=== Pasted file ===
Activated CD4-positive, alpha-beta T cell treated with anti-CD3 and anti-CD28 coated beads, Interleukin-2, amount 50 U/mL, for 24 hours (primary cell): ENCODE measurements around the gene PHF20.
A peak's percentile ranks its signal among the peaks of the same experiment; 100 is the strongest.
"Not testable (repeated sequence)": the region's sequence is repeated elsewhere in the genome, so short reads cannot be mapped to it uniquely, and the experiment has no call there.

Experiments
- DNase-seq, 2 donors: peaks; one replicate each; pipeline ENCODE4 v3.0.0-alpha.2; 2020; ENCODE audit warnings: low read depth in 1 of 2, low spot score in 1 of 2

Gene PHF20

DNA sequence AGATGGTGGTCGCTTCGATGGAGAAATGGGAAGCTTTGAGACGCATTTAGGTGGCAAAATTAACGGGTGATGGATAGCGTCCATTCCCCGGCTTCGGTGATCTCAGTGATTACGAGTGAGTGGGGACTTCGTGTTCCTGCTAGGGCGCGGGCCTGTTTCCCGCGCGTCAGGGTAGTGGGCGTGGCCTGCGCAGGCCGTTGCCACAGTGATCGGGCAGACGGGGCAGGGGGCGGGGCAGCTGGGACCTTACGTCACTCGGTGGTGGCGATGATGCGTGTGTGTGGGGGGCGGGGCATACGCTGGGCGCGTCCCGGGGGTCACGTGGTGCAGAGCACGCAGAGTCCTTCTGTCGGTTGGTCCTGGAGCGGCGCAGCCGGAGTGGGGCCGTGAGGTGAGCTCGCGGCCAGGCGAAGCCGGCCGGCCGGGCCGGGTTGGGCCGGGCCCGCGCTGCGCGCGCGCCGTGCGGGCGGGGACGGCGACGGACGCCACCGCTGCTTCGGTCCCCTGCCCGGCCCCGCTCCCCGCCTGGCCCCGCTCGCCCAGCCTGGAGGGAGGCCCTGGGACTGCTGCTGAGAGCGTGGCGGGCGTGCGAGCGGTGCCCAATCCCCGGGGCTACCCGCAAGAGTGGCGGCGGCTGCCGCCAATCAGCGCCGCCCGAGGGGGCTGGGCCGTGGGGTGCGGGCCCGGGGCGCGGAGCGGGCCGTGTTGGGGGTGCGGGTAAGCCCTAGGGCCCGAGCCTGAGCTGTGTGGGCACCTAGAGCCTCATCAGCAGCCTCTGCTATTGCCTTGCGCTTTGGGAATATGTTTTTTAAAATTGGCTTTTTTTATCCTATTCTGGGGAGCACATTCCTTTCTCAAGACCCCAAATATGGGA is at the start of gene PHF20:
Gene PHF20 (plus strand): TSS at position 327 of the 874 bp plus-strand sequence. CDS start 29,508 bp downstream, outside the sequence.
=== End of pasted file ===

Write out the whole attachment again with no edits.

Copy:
Activated CD4-positive, alpha-beta T cell treated with anti-CD3 and anti-CD28 coated beads, Interleukin-2, amount 50 U/mL, for 24 hours (primary cell): ENCODE measurements around the gene PHF20.
A peak's percentile ranks its signal among the peaks of the same experiment; 100 is the strongest.
"Not testable (repeated sequence)": the region's sequence is repeated elsewhere in the genome, so short reads cannot be mapped to it uniquely, and the experiment has no call there.

Experiments
- DNase-seq, 2 donors: peaks; one replicate each; pipeline ENCODE4 v3.0.0-alpha.2; 2020; ENCODE audit warnings: low read depth in 1 of 2, low spot score in 1 of 2

Gene PHF20

DNA sequence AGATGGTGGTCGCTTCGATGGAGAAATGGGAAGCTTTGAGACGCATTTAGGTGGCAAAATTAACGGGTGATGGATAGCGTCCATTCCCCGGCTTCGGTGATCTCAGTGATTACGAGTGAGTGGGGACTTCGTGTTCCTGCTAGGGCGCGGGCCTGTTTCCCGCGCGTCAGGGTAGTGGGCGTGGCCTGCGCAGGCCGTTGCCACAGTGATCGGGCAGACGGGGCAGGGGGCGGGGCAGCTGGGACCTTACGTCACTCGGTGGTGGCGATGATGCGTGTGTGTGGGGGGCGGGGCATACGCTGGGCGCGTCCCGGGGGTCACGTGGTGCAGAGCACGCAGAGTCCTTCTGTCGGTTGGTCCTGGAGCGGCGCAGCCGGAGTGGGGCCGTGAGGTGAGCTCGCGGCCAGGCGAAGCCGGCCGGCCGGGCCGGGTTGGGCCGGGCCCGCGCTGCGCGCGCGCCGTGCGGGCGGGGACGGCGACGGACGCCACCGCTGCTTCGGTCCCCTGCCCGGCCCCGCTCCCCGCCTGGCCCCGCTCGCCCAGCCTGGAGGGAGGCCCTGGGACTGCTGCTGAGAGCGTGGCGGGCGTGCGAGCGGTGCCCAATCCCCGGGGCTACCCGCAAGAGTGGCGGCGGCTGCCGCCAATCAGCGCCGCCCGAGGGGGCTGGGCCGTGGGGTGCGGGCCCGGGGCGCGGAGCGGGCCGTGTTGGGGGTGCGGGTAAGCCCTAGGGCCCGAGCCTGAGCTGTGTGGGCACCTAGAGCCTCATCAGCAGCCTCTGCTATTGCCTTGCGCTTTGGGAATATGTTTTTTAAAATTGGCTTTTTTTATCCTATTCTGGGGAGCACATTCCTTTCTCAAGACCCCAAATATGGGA is at the start of gene PHF20:
Gene PHF20 (plus strand): TSS at position 327 of the 874 bp plus-strand sequence. CDS start 29,508 bp downstream, outside the sequence.